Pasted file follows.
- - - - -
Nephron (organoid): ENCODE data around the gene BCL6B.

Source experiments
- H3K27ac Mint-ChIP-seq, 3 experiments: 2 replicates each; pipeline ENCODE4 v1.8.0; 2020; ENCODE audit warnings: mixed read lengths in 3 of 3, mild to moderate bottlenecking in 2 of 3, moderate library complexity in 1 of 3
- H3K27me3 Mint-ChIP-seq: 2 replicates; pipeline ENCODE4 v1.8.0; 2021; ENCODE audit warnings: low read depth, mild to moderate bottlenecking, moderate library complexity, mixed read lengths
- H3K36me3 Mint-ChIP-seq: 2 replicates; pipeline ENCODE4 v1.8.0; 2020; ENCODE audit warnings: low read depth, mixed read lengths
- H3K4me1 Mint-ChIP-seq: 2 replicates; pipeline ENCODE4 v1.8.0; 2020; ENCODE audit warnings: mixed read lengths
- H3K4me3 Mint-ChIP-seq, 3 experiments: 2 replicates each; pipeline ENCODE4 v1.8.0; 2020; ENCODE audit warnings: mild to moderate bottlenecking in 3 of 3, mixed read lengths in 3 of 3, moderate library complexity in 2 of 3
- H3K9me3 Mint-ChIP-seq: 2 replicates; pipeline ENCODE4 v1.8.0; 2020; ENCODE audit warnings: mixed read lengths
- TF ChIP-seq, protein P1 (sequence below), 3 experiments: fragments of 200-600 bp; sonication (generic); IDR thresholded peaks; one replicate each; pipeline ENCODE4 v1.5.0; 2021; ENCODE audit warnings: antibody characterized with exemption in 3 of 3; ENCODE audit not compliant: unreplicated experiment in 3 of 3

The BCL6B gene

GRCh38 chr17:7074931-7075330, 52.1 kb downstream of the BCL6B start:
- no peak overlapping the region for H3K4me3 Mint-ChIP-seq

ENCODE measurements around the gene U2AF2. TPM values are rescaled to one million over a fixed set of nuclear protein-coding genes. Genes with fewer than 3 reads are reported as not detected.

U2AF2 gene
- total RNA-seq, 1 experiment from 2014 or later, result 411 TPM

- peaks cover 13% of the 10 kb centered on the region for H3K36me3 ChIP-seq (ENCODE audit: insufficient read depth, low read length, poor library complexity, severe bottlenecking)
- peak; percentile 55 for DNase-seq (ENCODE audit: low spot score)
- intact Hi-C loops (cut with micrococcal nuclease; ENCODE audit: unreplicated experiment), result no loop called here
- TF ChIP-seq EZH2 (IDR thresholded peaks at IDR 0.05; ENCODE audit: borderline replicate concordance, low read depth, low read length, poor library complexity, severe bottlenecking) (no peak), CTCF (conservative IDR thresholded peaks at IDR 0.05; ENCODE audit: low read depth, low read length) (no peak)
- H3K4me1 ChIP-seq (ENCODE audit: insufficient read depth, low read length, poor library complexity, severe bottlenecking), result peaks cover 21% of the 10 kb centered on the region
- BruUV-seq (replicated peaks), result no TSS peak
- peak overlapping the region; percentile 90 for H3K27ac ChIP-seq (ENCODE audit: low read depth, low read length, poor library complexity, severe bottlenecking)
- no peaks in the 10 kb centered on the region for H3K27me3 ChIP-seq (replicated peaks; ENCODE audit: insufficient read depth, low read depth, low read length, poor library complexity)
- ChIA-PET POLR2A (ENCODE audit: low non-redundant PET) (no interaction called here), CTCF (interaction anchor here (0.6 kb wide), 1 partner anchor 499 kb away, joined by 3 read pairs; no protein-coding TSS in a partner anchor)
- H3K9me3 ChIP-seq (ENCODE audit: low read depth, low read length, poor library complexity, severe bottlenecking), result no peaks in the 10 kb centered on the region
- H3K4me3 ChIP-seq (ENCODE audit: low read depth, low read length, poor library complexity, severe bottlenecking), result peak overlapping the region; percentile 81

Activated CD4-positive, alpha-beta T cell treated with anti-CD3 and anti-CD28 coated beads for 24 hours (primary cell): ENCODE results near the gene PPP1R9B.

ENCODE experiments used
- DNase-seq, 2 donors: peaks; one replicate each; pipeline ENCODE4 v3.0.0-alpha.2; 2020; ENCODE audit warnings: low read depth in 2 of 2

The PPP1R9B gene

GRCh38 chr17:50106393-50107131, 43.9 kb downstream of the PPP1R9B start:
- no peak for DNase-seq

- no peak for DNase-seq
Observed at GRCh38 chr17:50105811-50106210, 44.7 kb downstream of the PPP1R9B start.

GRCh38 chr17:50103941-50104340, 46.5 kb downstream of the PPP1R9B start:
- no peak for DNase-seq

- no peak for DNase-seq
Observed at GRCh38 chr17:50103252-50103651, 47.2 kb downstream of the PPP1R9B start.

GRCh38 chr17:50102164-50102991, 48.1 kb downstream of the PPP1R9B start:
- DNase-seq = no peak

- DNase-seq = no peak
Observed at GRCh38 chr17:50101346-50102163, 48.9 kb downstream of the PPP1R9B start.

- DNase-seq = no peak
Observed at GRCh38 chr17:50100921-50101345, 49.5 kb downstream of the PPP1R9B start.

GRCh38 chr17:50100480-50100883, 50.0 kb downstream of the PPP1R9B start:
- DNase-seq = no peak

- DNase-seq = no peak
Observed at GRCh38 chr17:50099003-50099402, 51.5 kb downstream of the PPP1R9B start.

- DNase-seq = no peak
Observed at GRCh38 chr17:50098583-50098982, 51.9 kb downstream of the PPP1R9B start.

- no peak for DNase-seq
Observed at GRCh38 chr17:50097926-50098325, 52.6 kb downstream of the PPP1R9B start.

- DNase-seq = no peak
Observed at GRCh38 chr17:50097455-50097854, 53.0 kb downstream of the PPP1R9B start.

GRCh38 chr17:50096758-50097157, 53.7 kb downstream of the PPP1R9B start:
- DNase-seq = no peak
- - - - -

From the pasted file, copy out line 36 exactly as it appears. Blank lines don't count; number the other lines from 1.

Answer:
- no peak for DNase-seq